and so they did, as the people roared around them.

They don’t want to stop running.

It’s bewildering.
Usually, their teachers were their only fans.
Usually, those in the bleachers averted their eyes.
Now, when the Tornadoes have the ball,
people in the stands yell, “Defense.”

Still a bit confused, they wondered,
“Why are these people yelling, ‘Defense’?”

Yet, the cheering continued by name.

The Tornadoes ended up having the best game of their lives,
scoring two touchdowns.
Even though they didn’t win, they are so overcome with excitement
that they still dump the Gatorade from their water bottles
on their coach afterward.

Afterward, both teams pray together.
Isaiah from the Tornadoes volunteered to say the prayer.
Isaiah prays, “Lord, I don’t know how this happened, so I don’t know how to say, ‘Thank you’, but I never would’ve known there were so many people in the world that cared for us.”

Isaiah later shares, “I cried, after the game; I went back to my room. I cried; [you] think that family is the only one that loves you, God loves you, other people love you, too.”

How do we respond to a miracle?

There’s something so wondrous
about the fragile life around us.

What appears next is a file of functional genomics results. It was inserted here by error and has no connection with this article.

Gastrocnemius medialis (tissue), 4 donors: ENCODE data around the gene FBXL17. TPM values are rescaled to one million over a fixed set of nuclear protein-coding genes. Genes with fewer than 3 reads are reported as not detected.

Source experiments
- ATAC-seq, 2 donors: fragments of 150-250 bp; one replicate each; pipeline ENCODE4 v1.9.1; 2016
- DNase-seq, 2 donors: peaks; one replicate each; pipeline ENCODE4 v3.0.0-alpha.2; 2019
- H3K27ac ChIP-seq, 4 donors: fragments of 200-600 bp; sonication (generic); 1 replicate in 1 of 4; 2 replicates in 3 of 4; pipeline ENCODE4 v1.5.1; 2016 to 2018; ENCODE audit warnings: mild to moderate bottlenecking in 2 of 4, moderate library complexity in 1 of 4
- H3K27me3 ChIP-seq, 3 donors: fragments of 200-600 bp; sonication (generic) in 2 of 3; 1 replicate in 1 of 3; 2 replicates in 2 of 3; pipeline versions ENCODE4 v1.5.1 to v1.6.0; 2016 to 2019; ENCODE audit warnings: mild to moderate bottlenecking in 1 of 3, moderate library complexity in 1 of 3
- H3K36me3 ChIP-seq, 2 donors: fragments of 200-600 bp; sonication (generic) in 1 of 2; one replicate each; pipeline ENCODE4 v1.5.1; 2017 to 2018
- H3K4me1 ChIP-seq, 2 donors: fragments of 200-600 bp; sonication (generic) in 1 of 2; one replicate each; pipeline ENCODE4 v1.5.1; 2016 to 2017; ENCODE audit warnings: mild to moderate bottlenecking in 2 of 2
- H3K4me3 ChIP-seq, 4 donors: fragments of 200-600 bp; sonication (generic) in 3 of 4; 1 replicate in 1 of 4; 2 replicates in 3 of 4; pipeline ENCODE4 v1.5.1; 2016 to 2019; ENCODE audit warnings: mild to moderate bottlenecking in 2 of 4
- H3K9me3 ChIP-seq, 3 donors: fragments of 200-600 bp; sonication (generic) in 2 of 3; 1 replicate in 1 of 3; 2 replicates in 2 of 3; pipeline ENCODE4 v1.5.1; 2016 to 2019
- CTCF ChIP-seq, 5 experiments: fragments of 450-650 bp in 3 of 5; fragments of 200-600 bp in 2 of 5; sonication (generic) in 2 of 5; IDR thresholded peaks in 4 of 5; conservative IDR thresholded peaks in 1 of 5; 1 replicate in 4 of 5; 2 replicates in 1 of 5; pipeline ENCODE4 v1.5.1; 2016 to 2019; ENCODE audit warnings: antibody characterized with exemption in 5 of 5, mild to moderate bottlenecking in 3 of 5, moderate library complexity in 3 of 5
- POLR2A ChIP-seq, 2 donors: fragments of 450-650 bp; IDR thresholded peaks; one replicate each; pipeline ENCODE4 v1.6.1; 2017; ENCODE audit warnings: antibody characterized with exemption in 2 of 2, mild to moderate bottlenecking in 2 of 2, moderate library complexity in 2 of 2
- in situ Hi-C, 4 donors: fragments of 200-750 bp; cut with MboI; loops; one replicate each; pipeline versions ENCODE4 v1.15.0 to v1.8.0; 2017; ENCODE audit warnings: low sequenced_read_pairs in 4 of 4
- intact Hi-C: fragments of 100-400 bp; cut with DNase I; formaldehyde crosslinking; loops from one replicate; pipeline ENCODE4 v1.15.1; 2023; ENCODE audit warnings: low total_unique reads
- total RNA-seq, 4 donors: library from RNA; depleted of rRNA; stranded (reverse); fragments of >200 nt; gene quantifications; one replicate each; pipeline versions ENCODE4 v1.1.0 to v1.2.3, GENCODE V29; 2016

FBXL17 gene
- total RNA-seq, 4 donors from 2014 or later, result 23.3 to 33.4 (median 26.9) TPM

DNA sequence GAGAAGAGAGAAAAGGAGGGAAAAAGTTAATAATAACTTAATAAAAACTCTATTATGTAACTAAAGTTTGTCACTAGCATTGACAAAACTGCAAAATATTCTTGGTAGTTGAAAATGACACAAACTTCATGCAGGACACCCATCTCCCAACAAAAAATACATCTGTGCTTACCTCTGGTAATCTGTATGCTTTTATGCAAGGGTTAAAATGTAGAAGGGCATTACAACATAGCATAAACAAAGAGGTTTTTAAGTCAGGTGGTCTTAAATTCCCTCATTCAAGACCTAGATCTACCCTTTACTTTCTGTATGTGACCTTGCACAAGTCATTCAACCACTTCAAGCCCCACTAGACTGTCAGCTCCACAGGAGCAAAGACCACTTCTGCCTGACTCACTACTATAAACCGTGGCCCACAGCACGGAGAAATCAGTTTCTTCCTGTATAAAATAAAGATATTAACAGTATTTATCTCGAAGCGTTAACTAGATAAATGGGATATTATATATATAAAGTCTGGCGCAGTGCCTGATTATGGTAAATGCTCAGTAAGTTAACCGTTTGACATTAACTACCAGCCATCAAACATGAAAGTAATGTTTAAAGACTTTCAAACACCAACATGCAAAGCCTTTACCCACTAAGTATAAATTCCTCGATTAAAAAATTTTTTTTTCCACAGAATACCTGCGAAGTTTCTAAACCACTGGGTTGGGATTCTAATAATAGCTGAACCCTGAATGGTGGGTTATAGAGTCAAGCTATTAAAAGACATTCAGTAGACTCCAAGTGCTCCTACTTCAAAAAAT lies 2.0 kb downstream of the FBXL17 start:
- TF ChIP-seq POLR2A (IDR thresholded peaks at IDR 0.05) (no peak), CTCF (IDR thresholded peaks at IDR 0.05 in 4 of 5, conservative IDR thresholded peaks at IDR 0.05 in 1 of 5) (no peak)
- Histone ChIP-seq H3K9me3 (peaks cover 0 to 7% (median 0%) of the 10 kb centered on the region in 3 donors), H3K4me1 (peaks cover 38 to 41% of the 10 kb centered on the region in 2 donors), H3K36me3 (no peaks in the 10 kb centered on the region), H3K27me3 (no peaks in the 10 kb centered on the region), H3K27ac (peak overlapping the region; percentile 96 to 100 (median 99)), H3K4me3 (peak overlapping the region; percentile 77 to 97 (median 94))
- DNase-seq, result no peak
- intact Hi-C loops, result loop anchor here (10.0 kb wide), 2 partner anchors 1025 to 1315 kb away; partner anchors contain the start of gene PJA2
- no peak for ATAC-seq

I wonder if sometimes we get used to it.

The poet Hafiz writes,
Art is the conversation between lovers.
Art offers an opening for the heart.
True art makes the divine silence in the soul
Break into applause.

Art is at last the knowledge of where we are standing –
Where we are standing in this wonderland
When we rip off … this blindman’s patch, veil,
That got tied across our brow

Art is the conversation between lovers
True art awakens the extraordinary ovation

At last, I perceive that Jesus is an artist creating opportunity
after opportunity to surprise us with love.

It’s so bewildering that sometimes
we, like the headwaiter, like the boys,
can’t comprehend, and can’t understand it.

Yet, like the servants, Jesus stands there waiting for us to taste the wine.
To love the stranger. To receive God’s care through the birds, sunrises, and scarves.

May the veil part.
May the patch tear.
May we be willing to weep
from a love that penetrates
all of our soul.

Which never ceases to whisper,
I love you.

A love that never ceases to flow.
Like the thirty gallons of water
Turned into 1,000 bottles of wine.

Thanks be to God.


(1) I learned of this true story from the Rev. Dr. Rachel McGuire in a sermon of hers.

(2) Read the full story of the Faith Lions and the Gainesville State Tornadoes here: https://www.huffpost.com/entry/one-heart-movie-gainesvil_n_1974895